Image: Electric vehicle charging by frimufilms. Freepik license.

In the next few years, Biden’s administration will allocate $5.0 billion to individual states and award another $2.5 billion to selected contractors to facilitate installing 500,000 new charging stations. Simultaneously, the administration will use various regulatory means—e.g., CAFE standards, GHG standards, and EV tax credits—to put 50 million new EVs onto the road by 2030. Unfortunately, America won’t have the electricity needed to charge those EVs unless new and expanded fossil fuel-based power plants are built now.

The average EV consumes over 25 kilowatt-hours (kWh) of electrical power to go 100 miles or 3,000 kWh to go 12,000 miles per year. That means an additional 150 billion kWh of electricity to charge 50 million new EVs. In 2020, total U.S. retail electricity sales to end-use customers were about 3.7 trillion kWh (3,700 billion kWh). An additional 150 billion kWh would be a 4% increase in total demand over the next nine years—just to charge new EVs!

America Electric Power Grid is already strained in many parts of the country. In 2020, our electric power generation makeup was 40% natural gas, 19% coal, 20% nuclear, 8% wind, 7% hydro, 2% solar, and 4% other fuel sources, meaning roughly 60% of our electricity comes from fossil fuels and another 27% comes from nuclear and hydroelectric power plants. The administration doesn’t plan to build new nuclear or hydroelectric plants.

Fun FactAmerica imports 47 billion kWh each year from Canada to meet peak demand. America’s largest natural gas-powered plants, like those in Gila Bend, Arizona, can generate 2.2 GW, and the largest coal-powered plants, like the Robert Sherer power plant in Georgia, can generate 3.5 GW of continuous electric power, at full capacity. But because electricity can’t be stored and, because the demand fluctuates dramatically with the weather and the time of day, power plants operate at only about 40% of their maximum output capacity, on average. Thus, a 2.2 GW plant operating at 40% capacity generates about 7.7 billion kWh of useable electricity in one year (2.2 GW x 40% x 8760 hours/year).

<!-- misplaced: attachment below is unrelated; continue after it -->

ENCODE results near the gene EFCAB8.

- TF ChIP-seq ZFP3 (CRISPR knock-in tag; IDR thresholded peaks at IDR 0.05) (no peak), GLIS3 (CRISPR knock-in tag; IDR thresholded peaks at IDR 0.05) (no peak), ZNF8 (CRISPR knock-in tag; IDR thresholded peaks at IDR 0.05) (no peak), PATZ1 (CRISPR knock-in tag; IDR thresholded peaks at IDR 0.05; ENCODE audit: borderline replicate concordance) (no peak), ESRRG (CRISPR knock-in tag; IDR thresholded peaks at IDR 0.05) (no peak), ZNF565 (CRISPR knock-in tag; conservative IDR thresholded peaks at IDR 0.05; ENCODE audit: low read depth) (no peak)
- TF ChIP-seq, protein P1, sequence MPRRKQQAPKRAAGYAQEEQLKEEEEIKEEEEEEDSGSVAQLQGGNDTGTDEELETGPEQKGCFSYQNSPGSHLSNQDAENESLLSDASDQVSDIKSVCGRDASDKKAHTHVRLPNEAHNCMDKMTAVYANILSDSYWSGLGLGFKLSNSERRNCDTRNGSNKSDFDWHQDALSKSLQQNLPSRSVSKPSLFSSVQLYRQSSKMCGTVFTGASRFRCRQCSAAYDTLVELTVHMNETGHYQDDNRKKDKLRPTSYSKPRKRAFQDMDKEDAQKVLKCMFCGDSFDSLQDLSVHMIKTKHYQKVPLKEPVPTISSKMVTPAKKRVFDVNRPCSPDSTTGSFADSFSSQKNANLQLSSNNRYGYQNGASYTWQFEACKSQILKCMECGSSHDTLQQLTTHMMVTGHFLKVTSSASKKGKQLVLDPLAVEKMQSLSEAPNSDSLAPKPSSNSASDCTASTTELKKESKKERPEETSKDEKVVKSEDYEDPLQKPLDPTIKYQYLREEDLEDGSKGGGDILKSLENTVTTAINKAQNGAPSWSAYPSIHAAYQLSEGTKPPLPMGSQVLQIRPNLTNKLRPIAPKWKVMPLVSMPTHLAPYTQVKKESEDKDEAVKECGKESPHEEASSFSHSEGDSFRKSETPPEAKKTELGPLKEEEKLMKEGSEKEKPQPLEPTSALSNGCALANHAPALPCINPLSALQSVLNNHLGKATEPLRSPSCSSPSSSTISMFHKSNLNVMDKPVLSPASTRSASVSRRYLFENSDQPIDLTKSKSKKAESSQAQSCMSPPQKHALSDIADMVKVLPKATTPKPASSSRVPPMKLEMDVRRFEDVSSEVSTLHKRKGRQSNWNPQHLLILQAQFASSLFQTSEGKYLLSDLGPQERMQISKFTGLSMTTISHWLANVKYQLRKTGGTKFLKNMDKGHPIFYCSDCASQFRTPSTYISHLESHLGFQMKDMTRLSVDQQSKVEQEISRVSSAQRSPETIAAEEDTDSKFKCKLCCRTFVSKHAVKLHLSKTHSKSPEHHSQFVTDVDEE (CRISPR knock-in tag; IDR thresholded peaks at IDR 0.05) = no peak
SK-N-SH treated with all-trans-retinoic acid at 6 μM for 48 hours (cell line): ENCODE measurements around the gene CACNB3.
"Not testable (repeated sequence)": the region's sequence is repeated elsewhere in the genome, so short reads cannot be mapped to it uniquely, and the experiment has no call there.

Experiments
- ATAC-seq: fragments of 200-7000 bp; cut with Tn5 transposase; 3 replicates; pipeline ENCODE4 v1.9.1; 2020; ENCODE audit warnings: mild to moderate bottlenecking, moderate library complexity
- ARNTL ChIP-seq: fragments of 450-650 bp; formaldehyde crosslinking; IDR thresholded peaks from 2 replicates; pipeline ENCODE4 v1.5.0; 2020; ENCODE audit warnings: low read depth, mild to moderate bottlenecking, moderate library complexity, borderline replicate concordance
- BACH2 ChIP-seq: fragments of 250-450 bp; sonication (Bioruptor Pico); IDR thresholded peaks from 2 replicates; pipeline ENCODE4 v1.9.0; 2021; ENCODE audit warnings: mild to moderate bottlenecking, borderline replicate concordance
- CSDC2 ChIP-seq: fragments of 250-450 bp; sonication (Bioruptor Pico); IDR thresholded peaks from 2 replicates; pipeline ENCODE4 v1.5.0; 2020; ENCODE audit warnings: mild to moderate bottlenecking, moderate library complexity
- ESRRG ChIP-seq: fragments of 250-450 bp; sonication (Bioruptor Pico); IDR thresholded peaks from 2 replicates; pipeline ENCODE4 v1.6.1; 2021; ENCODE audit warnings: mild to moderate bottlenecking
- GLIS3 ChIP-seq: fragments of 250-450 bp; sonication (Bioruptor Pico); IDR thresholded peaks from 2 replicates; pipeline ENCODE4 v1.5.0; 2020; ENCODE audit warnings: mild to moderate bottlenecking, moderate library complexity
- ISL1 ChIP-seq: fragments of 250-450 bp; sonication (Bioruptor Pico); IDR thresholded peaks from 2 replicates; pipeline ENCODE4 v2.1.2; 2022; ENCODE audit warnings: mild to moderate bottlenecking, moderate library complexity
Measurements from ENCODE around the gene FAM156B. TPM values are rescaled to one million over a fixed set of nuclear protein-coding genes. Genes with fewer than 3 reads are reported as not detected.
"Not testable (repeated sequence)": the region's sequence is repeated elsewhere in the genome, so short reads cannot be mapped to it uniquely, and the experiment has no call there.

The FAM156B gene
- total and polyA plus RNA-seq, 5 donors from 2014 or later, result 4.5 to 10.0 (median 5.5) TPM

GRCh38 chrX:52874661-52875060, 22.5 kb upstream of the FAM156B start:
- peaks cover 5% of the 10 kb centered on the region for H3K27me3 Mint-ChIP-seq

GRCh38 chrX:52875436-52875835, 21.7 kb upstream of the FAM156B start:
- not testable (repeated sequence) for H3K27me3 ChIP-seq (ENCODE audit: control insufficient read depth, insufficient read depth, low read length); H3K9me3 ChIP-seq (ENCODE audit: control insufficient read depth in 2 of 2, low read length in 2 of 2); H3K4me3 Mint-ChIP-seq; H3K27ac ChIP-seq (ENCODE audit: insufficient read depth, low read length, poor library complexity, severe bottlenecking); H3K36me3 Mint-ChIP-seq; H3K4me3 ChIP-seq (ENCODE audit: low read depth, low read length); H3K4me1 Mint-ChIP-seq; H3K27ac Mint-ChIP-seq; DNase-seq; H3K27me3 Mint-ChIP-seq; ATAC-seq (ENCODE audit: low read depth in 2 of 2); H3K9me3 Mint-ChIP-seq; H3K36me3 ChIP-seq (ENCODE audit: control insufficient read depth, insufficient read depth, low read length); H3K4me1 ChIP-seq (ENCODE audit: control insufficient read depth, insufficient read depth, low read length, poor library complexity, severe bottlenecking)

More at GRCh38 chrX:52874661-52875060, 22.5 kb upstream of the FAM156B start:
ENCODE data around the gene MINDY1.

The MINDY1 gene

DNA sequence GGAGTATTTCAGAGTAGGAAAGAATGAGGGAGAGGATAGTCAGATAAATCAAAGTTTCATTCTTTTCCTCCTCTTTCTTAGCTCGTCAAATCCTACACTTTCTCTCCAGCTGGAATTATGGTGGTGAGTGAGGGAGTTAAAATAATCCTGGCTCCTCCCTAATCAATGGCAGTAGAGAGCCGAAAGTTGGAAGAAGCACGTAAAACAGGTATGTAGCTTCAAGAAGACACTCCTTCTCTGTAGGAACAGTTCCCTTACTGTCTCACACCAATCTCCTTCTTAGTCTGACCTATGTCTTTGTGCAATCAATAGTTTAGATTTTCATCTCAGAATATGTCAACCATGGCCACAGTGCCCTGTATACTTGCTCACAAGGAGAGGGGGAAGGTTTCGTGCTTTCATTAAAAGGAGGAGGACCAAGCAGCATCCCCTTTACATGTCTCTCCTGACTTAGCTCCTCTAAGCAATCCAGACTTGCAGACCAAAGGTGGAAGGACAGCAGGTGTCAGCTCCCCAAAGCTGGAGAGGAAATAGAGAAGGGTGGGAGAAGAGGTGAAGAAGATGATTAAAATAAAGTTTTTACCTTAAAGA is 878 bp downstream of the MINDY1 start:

Wind and solar power will continue to grow but such power plants are not nearly large enough to provide the continuous power needed to meet the demand of 50 million additional EVs. For perspective, the capacity of America’s largest wind farm, Alta Wind Energy of California, is 1.5 gigawatts (GW) and the capacity of America’s largest solar farm, Solar Star of California, is .6 GW. Worse, they only generate electricity when the wind blows and the sun shines. Therefore, wind farms typically operate at less than 50% capacity and solar farms typically operate at only 25% of capacity A huge 1.5 GW wind farm (32,000 acres) operating at 50% capacity will generate about 6.6 billion kWh of useable electricity per year (1.5 GW x 50% x 8760 hrs./yr) and a huge .6 GW solar farm will only generate about 1.3 billion kWh per year (.6 GW x 25% x 8760).

Here’s the bottom line: There isn’t nearly enough electrical power available or in the pipeline to fuel 50 million new EVs by 2030. That would require an additional 150 billion kWh’s per year of deliverable electricity. Even the largest power plants only deliver about 8 billion kWh’s per year.

To achieve the administration’s climate change policy goals for EVs, America must build and commission about 20 large new fossil fuel-powered plants or several dozen large new wind and solar farms. That’s impossible by 2030 because large power plants take years to plan, build and bring online. Which means 2030 will either collapse the energy grid or result in a lot of cars that won’t go.